If a trader can explain the reasons for what they are doing – then its clearly not intuition and its the result of judgement and experience. That’s why I think a mentor is key to really get good at trading. When you have to explain what you are doing to someone else, it forces you to be much better.

    Also, good posts earlier in the week about whether trading is more art or more science. My immediate answer was Art and I think anyone who trades manually is practicing and art. Practicing as in medicine because you’re never fully sure of what’s going on or what’s going to happen next.

    But after further reflection, trading Experts on Meta-Trader is all science. And you are doing more than any other person I know to improve the science. You could be making serious money working at the research department of a bank or large forex broker. Fortunately, you are working for us for much less! I appreciate that and I hope you keep it up.



  2. admin says:

    Hi Chris,

    Thank you very much for your comment :o) However I think that you misunderstood my point a little bit. What I wanted to say is that both new and experienced traders have “gut feelings”, instincts that are NOT a consequence of any rational analysis of the market but those of experienced traders are successful while those of new traders tend to fail.

    Obviously new and experienced traders have different levels of understanding about the market but their instincts are also very different. The “gut feeling” of experienced traders (which is simply a “feeling” NOT related to their actual conscious rational analysis) ends up in profitable outcomes while that of new traders makes them wipe accounts. The point being that experience develops an inherent “sixth sense” not based on actual rationality around trade analysis.

    Also thanks for commenting on the previous posts :o) The fact here is that trading is not an art, merely because it is not a representation of what is aesthetically beautiful. Discretionary trading – although most times mystified by newer traders – is usually extremely rational and well planned although its description is far more difficult as that of mechanical trading (as rules have flexibility – room for discretion). Medicine is also not an art (again not a representation of aesthetics in any sense). Perhaps what I am trying to say here is that the lack of an ability to describe the skills needed in one field doesn’t make it an art as the definition of what an art is requires it to express beauty through subjective means (nothing to do with either trading or medicine).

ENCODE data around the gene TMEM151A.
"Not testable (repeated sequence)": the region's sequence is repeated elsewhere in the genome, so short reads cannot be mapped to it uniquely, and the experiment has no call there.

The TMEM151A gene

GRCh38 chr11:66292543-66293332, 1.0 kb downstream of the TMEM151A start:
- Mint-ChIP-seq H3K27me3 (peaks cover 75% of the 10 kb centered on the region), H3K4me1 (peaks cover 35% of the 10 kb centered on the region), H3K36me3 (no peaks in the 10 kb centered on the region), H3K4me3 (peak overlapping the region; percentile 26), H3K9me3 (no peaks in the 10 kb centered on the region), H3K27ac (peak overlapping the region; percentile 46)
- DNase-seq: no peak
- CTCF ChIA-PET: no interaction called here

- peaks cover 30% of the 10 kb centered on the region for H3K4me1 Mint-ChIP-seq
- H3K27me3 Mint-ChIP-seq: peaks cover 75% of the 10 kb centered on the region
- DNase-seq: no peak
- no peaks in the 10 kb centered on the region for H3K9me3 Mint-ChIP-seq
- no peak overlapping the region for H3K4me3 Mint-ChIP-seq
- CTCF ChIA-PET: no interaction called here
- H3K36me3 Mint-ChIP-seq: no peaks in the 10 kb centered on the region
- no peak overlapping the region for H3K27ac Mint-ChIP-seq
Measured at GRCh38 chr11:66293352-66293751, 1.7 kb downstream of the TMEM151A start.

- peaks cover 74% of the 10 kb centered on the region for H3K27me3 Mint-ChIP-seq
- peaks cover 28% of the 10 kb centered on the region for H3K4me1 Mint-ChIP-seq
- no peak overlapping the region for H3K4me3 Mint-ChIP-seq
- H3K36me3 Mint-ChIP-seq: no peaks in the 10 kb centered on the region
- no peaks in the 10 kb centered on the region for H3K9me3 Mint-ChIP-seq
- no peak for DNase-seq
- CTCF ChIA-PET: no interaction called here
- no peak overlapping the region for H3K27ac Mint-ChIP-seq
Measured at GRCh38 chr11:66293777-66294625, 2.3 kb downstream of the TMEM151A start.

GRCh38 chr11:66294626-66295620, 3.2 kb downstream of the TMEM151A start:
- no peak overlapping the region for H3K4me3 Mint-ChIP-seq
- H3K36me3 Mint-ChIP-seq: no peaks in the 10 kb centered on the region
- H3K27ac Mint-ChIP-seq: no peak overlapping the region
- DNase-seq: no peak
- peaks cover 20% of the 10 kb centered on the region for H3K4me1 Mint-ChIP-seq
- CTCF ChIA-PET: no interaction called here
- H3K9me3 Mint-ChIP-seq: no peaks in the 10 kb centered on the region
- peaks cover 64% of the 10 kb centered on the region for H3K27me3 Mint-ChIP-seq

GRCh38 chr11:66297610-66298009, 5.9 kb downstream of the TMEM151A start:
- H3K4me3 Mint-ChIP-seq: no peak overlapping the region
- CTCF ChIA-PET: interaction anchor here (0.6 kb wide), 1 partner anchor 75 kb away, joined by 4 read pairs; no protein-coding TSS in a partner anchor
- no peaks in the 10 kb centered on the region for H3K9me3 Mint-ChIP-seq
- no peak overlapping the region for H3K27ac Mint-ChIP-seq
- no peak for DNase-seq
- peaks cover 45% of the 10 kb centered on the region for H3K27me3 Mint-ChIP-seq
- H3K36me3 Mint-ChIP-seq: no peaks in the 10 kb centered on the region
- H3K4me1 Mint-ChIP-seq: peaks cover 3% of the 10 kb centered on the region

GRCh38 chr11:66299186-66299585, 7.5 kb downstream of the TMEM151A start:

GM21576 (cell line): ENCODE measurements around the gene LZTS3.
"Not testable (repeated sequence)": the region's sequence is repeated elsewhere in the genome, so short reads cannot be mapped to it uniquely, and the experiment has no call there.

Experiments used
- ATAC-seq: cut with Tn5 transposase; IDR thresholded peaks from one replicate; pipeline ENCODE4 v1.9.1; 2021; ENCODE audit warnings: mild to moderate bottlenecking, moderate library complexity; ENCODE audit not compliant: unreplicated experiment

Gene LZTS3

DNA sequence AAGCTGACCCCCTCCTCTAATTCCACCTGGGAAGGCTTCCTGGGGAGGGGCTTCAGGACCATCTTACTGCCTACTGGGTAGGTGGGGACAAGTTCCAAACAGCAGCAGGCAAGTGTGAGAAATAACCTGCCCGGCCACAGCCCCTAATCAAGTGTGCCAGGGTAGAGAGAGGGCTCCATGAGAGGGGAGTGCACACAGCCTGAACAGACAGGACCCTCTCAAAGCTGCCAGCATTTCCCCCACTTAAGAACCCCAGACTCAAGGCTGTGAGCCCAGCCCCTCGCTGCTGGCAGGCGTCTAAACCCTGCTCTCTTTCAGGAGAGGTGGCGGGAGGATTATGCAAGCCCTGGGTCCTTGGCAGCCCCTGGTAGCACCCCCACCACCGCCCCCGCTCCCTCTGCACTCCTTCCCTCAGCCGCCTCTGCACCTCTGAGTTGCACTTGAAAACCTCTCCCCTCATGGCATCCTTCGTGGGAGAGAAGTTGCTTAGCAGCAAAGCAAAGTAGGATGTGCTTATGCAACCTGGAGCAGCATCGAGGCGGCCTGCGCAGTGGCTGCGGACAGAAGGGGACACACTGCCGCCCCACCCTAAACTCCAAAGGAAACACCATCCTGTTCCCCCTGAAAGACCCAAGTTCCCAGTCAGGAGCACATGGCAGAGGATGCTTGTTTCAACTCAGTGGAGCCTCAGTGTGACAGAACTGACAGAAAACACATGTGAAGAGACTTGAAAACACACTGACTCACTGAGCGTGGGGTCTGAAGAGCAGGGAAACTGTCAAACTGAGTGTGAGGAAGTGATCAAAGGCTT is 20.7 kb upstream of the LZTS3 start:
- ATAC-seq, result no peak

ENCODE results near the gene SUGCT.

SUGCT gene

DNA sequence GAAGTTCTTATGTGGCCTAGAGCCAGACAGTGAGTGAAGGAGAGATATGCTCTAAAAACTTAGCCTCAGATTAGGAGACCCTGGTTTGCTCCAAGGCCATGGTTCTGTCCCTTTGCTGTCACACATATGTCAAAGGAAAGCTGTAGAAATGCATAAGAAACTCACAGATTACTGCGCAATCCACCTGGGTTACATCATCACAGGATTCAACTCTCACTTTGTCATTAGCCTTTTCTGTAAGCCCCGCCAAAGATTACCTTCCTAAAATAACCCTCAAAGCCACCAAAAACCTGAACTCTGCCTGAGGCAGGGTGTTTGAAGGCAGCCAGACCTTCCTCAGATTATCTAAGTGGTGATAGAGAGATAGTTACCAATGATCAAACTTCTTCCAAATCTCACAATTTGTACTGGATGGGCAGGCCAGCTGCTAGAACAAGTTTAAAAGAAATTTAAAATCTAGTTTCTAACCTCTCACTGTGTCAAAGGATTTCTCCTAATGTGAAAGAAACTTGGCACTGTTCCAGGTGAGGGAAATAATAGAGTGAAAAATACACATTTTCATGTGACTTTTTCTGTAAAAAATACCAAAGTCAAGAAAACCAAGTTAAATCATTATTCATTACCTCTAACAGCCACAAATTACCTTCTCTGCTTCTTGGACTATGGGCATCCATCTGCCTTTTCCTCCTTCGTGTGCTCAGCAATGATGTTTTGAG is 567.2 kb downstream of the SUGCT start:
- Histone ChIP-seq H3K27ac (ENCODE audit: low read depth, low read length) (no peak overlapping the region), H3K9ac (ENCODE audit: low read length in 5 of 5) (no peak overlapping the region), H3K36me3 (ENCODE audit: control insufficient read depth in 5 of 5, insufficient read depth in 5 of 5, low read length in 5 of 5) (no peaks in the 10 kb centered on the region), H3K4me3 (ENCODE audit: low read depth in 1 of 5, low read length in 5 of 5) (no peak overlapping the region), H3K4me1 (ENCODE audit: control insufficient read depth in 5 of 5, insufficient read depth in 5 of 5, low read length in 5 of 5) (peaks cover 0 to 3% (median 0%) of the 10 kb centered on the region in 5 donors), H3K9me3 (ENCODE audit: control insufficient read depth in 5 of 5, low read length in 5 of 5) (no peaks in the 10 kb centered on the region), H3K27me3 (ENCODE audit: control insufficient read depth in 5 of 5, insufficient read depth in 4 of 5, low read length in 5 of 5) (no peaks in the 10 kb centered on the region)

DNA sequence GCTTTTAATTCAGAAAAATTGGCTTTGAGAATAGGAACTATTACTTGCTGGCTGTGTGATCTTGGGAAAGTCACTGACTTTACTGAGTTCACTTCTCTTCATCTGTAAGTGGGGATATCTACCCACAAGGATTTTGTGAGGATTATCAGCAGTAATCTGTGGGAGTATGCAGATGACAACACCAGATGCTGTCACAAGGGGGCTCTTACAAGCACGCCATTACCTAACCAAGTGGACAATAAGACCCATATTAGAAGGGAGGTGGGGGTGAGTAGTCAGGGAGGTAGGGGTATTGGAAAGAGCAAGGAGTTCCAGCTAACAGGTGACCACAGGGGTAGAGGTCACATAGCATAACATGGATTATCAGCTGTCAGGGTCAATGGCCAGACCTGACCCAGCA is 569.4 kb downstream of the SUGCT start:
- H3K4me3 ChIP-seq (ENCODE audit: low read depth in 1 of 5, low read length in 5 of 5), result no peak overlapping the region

On the other hand, trading with mechanical systems is far easier to describe (reason why I believe you call it a science) but the truth is that there are no fundamental laws or predictive powers which are a fundamental characteristic of sciences such as Physics or Chemistry. Mechanical trading is therefore simply easier to describe from a technical point of view and easier to study using the power of sciences (mathematics and statistics). Well, it’s all semantics :o)

    Also thank you very much for your kind words :o) Trading for a bank or hedge fund has not interested me yet as I love the flexibility of being an independent trader and the absolute gratification of developing systems within the Asirikuy community. Let us hope that I will be able to continue this endeavor for many years to come :o)

    Thanks again for the comment Chris :o)

    Best Regards,


  3. Kailash says:

    Daniel, You have described the value of these “instinct” thoughts very accurately. I am a trader in the futures market with about 3 years experience and have been training myself to be disciplined to follow my trading system religiously but lately I have been getting this “intuitive” feelings of whether I should trade on a particular day, which actually contradicts my own “No trade filter” in my automated strategy.

    And I have seen that if I had followed my “intuition”, I would have avoided a losing day! So I am at a borderline point where I have barely enough experience to start getting valid intuitions but feel that if I follow these “intuitive ” decisions, I am violating my system and losing my discipline.

    Do you have any suggestions on how to harness these intuitions as part of my own strategy?


    • admin says:

      Hello Kailash,

      Thank you very much for your comment :o) It is definitely hard to include intuition in trading since the quality of your “intuitive thoughts” is hard to tell to begin with. What I would advice you to do is to start doing a parallel trading journal in which you take into account “virtual” intuitive trades. Keep tabs on what you would have done based on your intuition and do so for at least a year’s time. Once you collect enough statistical information on the results of your intuitive trades you will get a better idea of whether or not you’re getting truly “intuitive trades” or merely just “emotional hunches” which are detrimental to trading. The most important thing here is to understand your intuition and look into whether or not it constitutes a true improvements towards the long term results of your trading strategy. It is clear that separating true intuition (which is a beneficial skill obtained from trading experience) from emotional trading (which is terribly detrimental) is very difficult and only testing can tell you which one you’re looking at. I hope this helps you out :o) Thanks again for your comment,

      Best Regards,